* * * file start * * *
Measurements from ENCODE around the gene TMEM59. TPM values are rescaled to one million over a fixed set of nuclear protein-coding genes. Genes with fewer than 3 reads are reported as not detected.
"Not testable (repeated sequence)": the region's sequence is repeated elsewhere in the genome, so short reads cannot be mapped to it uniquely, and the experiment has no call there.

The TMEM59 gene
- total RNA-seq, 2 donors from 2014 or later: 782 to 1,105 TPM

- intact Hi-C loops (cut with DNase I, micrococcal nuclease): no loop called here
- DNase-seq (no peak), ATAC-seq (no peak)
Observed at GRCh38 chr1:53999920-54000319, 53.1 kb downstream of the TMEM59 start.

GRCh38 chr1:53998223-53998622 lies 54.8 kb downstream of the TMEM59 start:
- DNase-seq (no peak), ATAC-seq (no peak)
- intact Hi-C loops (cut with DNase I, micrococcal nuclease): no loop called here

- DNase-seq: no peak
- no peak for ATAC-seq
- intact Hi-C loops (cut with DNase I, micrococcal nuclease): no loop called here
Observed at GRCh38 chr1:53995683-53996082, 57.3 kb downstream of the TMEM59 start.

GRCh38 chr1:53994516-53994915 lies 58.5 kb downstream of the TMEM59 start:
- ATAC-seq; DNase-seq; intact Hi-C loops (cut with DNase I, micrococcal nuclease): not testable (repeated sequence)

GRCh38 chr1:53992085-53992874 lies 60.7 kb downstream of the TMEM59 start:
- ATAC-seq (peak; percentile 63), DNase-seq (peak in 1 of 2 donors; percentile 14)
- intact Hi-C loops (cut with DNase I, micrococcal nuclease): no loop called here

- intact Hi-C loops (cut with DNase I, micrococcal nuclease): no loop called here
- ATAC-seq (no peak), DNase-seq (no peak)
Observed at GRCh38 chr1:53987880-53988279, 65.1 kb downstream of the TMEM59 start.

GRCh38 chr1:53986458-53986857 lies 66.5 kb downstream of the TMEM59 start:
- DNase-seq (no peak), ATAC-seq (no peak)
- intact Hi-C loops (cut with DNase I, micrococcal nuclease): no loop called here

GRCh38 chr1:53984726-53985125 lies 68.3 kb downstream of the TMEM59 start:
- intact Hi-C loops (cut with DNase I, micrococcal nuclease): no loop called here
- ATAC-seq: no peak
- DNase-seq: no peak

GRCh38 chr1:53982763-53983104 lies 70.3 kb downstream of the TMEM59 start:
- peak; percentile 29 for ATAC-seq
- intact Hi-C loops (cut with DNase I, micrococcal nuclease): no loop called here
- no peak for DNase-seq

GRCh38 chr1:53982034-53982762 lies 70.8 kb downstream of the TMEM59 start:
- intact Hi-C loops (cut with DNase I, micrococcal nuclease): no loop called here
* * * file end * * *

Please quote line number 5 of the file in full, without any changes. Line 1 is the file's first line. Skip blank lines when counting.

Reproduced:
- intact Hi-C loops (cut with DNase I, micrococcal nuclease): no loop called here